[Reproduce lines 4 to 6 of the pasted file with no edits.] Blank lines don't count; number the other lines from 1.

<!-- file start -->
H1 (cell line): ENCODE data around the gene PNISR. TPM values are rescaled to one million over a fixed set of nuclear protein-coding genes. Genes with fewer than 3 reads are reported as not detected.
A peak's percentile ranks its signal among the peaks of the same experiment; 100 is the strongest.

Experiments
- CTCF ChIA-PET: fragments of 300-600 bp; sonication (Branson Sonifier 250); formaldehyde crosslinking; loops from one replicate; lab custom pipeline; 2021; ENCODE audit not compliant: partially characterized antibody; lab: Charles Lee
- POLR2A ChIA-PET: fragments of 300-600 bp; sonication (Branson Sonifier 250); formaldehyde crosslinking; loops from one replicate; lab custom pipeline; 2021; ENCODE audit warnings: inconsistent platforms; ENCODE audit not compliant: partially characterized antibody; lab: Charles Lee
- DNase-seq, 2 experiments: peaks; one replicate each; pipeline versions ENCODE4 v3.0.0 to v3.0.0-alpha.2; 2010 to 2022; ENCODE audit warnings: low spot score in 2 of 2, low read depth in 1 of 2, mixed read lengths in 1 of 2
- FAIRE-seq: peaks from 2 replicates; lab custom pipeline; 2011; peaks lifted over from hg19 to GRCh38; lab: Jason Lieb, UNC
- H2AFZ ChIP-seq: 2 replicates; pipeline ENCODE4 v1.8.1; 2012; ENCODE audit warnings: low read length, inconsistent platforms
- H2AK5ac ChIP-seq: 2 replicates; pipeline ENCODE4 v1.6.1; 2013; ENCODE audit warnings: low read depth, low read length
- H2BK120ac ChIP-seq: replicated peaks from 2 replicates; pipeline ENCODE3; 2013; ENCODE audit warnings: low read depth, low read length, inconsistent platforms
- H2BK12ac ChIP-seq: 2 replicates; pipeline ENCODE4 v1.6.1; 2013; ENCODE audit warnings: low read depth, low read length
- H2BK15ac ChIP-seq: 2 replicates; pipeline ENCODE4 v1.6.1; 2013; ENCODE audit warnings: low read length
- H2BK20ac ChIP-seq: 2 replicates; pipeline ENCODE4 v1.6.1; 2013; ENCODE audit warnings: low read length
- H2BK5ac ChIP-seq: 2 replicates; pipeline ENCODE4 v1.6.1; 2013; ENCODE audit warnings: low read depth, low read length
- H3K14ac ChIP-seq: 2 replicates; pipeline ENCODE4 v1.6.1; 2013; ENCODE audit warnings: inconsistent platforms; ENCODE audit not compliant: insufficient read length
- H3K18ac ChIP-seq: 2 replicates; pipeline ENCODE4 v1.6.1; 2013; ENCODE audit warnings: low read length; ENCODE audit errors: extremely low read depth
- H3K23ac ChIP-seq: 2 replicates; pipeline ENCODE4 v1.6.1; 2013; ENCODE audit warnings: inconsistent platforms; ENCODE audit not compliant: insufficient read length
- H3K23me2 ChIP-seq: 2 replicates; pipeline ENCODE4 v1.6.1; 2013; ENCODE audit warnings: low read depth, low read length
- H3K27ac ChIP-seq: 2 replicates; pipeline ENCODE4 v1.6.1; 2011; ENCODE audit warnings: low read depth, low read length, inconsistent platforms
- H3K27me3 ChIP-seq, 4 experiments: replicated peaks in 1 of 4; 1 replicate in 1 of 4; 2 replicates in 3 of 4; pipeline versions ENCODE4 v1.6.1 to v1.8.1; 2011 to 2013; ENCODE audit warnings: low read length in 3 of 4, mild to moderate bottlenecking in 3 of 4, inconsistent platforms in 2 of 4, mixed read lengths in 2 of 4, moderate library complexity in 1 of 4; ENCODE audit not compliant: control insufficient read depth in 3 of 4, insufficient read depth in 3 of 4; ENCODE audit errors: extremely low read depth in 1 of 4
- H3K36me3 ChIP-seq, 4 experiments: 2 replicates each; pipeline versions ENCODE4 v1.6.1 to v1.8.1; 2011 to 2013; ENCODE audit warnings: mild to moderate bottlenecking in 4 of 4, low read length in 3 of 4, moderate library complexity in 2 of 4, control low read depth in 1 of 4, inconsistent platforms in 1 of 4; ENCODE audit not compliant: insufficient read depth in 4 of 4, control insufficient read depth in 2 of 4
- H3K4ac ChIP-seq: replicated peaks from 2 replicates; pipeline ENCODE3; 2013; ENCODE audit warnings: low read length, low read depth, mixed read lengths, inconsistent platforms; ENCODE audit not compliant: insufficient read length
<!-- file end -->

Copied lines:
- CTCF ChIA-PET: fragments of 300-600 bp; sonication (Branson Sonifier 250); formaldehyde crosslinking; loops from one replicate; lab custom pipeline; 2021; ENCODE audit not compliant: partially characterized antibody; lab: Charles Lee
- POLR2A ChIA-PET: fragments of 300-600 bp; sonication (Branson Sonifier 250); formaldehyde crosslinking; loops from one replicate; lab custom pipeline; 2021; ENCODE audit warnings: inconsistent platforms; ENCODE audit not compliant: partially characterized antibody; lab: Charles Lee
- DNase-seq, 2 experiments: peaks; one replicate each; pipeline versions ENCODE4 v3.0.0 to v3.0.0-alpha.2; 2010 to 2022; ENCODE audit warnings: low spot score in 2 of 2, low read depth in 1 of 2, mixed read lengths in 1 of 2